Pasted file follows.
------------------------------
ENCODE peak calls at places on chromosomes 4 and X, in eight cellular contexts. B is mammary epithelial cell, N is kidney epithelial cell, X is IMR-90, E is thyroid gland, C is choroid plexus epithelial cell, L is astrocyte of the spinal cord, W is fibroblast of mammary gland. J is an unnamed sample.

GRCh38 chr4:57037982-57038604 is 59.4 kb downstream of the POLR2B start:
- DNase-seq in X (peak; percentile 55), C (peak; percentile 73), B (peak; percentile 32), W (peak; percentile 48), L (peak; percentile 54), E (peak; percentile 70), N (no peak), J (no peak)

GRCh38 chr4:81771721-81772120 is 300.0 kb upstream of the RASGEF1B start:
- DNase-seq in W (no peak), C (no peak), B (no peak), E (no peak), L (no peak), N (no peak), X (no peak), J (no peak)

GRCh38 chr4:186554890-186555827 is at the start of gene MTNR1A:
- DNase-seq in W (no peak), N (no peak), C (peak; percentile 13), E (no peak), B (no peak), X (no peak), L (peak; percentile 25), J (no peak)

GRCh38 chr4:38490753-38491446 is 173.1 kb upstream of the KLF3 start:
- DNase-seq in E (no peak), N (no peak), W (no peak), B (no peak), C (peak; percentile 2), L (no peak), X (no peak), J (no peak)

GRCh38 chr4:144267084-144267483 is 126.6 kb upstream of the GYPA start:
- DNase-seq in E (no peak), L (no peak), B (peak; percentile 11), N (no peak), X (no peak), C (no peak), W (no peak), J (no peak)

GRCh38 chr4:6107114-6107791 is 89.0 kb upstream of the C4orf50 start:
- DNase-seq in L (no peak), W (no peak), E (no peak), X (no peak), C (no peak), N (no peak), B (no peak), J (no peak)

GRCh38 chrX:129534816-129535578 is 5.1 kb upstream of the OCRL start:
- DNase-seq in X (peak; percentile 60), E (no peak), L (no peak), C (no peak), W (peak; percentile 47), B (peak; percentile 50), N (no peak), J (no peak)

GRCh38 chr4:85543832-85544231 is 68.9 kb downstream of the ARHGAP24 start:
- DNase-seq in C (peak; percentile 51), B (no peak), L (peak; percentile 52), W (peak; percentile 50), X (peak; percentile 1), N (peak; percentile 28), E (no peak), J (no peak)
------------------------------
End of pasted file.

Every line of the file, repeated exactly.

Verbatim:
ENCODE peak calls at places on chromosomes 4 and X, in eight cellular contexts. B is mammary epithelial cell, N is kidney epithelial cell, X is IMR-90, E is thyroid gland, C is choroid plexus epithelial cell, L is astrocyte of the spinal cord, W is fibroblast of mammary gland. J is an unnamed sample.

GRCh38 chr4:57037982-57038604 is 59.4 kb downstream of the POLR2B start:
- DNase-seq in X (peak; percentile 55), C (peak; percentile 73), B (peak; percentile 32), W (peak; percentile 48), L (peak; percentile 54), E (peak; percentile 70), N (no peak), J (no peak)

GRCh38 chr4:81771721-81772120 is 300.0 kb upstream of the RASGEF1B start:
- DNase-seq in W (no peak), C (no peak), B (no peak), E (no peak), L (no peak), N (no peak), X (no peak), J (no peak)

GRCh38 chr4:186554890-186555827 is at the start of gene MTNR1A:
- DNase-seq in W (no peak), N (no peak), C (peak; percentile 13), E (no peak), B (no peak), X (no peak), L (peak; percentile 25), J (no peak)

GRCh38 chr4:38490753-38491446 is 173.1 kb upstream of the KLF3 start:
- DNase-seq in E (no peak), N (no peak), W (no peak), B (no peak), C (peak; percentile 2), L (no peak), X (no peak), J (no peak)

GRCh38 chr4:144267084-144267483 is 126.6 kb upstream of the GYPA start:
- DNase-seq in E (no peak), L (no peak), B (peak; percentile 11), N (no peak), X (no peak), C (no peak), W (no peak), J (no peak)

GRCh38 chr4:6107114-6107791 is 89.0 kb upstream of the C4orf50 start:
- DNase-seq in L (no peak), W (no peak), E (no peak), X (no peak), C (no peak), N (no peak), B (no peak), J (no peak)

GRCh38 chrX:129534816-129535578 is 5.1 kb upstream of the OCRL start:
- DNase-seq in X (peak; percentile 60), E (no peak), L (no peak), C (no peak), W (peak; percentile 47), B (peak; percentile 50), N (no peak), J (no peak)

GRCh38 chr4:85543832-85544231 is 68.9 kb downstream of the ARHGAP24 start:
- DNase-seq in C (peak; percentile 51), B (no peak), L (peak; percentile 52), W (peak; percentile 50), X (peak; percentile 1), N (peak; percentile 28), E (no peak), J (no peak)